‘Big Carl’ to put its 5000t capacity to good use for four years on build site
A 5,000t capacity super heavy lift ring crane, said to be the world’s biggest, has been mobilised by Sarens in a UK nuclear power station build and will start operations from Monday.
According to reports, Big Carl, as the crane is named, has been assembles and rigged by the Belgian heavy lift and transport specialist at the Hinkley Point C (HPC) project and will remain on site for the next four years to lift more than 600 pre-fabricated components, the heaviest of which is said to weigh 1,600t.
Among its important lifts will be raising the dome of the structure that houses prefabricated reactor building parts. The structure is used to build large components on site in a covered, factory-like environment to improve quality and save time. Big Carl will use 12 lifting points to lift the dome, using Sarens’s Sarspin load levelling system to equalize the load, said the Belgian heavy lift specialist. The prefab parts will ultimately be lifted out of the dome and placed into the new reactor building once the the dome is no longer required.
Running on more than 6km of ArcelorMittal steel, the crane will have three lift locations, with 48.5m turning circles. These locations are linked by lengths of straight track on which the crane’s 96 travelling wheels will run. Bog Carl is also equipped with 128 wheels for slewing and lifting and the crane uses hydraulic cylinders to switch from the ring to straight rails.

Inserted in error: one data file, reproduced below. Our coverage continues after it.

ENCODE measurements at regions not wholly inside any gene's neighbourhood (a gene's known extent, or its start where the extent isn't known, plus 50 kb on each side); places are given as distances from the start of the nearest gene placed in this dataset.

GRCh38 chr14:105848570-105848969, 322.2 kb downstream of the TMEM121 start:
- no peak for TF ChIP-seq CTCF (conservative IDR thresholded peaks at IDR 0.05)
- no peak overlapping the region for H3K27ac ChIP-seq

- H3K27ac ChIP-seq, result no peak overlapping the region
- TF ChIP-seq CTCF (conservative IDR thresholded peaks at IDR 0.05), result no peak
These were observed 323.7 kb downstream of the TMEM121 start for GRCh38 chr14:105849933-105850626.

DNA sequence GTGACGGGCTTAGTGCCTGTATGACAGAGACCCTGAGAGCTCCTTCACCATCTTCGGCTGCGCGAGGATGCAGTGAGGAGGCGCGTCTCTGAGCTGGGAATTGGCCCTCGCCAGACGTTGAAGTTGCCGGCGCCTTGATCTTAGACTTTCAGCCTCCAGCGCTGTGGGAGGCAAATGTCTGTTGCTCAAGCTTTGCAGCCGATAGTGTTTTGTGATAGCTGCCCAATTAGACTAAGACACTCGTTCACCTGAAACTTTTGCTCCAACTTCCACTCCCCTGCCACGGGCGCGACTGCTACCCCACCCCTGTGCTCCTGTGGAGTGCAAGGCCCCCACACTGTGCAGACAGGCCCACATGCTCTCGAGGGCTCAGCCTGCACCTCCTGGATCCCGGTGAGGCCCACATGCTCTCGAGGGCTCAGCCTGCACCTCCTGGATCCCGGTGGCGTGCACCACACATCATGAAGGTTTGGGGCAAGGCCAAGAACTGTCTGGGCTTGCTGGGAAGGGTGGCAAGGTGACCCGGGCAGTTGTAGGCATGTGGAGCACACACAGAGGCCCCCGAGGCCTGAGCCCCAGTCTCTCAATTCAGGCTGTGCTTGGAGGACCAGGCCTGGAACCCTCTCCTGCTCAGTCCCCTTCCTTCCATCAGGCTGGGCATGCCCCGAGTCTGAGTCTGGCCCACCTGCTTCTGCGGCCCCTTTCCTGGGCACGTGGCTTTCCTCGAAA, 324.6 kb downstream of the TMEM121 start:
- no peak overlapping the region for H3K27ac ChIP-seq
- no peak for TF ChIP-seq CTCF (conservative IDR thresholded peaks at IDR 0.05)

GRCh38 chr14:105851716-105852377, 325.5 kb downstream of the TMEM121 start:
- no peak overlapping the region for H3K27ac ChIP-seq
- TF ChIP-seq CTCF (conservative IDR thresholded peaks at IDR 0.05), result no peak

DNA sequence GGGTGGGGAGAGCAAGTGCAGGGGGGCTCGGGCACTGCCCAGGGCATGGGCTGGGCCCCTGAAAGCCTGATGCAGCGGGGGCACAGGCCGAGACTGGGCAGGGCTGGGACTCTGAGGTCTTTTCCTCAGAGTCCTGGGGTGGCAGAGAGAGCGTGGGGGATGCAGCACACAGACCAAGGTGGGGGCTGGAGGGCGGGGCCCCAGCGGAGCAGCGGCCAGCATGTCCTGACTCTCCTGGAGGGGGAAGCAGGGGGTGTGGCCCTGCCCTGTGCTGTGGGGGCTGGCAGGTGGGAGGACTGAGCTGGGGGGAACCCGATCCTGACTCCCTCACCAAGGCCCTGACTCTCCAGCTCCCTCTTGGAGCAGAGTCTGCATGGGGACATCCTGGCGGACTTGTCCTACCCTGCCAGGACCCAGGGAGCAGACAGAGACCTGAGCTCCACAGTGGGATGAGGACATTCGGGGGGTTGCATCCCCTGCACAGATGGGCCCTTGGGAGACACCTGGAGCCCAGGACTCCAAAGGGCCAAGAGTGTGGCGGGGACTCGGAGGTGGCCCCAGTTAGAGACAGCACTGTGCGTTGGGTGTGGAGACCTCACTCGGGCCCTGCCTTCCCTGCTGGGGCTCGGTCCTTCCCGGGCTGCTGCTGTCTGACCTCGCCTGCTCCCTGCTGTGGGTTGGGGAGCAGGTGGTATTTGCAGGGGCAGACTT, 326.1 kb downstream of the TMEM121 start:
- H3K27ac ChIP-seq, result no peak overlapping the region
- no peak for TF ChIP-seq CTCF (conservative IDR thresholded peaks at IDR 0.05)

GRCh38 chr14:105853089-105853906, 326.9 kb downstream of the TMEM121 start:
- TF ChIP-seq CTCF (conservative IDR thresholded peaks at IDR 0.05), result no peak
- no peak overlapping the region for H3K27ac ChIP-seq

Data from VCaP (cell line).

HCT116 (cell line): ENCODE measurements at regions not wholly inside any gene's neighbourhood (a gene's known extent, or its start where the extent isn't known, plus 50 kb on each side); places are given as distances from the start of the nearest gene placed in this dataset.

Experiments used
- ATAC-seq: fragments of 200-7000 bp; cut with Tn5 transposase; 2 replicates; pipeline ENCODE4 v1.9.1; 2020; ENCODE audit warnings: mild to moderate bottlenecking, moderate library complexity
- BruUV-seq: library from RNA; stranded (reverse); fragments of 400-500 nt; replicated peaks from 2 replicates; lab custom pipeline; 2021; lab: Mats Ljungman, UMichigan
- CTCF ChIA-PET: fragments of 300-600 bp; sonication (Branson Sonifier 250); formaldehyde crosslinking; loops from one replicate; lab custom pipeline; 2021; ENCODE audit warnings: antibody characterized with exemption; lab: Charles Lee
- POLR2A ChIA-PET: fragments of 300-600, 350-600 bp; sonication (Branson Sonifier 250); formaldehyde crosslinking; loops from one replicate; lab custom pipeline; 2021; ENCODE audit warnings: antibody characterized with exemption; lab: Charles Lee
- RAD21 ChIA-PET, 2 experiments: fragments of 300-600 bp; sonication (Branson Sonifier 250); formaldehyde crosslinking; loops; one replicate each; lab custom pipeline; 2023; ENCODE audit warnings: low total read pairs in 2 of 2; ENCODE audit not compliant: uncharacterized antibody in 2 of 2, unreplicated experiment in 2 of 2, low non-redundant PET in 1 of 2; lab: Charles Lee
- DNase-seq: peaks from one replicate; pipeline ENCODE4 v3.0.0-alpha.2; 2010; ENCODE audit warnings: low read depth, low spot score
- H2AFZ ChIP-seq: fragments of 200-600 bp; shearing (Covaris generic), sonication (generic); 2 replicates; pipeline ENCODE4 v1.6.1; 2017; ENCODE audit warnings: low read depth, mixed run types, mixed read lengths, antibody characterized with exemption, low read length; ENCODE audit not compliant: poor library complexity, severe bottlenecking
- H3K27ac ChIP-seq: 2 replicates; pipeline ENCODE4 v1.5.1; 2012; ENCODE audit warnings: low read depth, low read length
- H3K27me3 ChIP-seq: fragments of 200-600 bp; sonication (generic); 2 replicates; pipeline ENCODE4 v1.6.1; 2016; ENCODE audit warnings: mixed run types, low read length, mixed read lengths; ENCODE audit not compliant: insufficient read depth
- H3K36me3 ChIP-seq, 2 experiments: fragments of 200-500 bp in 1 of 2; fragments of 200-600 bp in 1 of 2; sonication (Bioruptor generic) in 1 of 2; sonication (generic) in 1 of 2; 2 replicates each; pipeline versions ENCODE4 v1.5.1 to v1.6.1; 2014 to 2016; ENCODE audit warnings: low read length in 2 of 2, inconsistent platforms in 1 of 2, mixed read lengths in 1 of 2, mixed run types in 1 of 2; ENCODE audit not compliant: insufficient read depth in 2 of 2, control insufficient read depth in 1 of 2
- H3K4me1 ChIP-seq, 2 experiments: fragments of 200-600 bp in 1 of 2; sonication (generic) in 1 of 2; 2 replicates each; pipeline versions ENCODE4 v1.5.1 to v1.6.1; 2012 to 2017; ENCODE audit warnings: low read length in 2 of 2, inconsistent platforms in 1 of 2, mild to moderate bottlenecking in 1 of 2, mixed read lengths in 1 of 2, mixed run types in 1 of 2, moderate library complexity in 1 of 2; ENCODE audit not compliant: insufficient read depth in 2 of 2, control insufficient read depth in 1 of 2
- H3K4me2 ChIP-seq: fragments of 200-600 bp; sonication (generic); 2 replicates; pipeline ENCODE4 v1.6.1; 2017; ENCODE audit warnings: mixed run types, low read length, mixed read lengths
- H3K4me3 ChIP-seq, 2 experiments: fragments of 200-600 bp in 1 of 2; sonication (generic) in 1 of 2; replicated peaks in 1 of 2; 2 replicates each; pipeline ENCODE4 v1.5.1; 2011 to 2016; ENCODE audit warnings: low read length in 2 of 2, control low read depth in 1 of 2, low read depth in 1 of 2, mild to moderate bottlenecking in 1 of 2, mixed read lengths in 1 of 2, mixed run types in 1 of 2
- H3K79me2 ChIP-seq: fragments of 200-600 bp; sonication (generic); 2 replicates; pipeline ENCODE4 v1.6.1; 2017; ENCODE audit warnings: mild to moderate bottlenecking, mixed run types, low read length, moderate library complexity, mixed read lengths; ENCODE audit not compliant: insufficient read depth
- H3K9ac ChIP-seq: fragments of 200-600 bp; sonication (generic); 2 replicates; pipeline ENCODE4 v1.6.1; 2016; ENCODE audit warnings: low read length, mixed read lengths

The main hook block weighs 105t and has a capacity of 3,200t. While its configuration has been set, the it will be re-reeved for the heaviest lifts. The main block can take up to 60 falls of 50mm wire rope. The jib hook, meanwhile, weighs 58t and has a capacity of 1,600t, and can take a maximum of 40 falls.
Hendrik Sarens, owner and director at Sarens, said: “It’s the crane’s first job and I am confident that everything will go very well because we have done lots of testing already. Everything has gone as planned and we are ready to do the first lift.”
Rob Jordan, EDF construction director at Hinkley Point C, added: “The crane is an impressive piece of kit and a world beater. It allows us to innovate in the way we build the power station, lifting complete pieces out of our factory bunkers and into place across the site. Pre-fabrication helps us boost quality, gives better conditions for skilled workers and saves time – that’s good news for the project and an example of learning lessons from success at other projects.”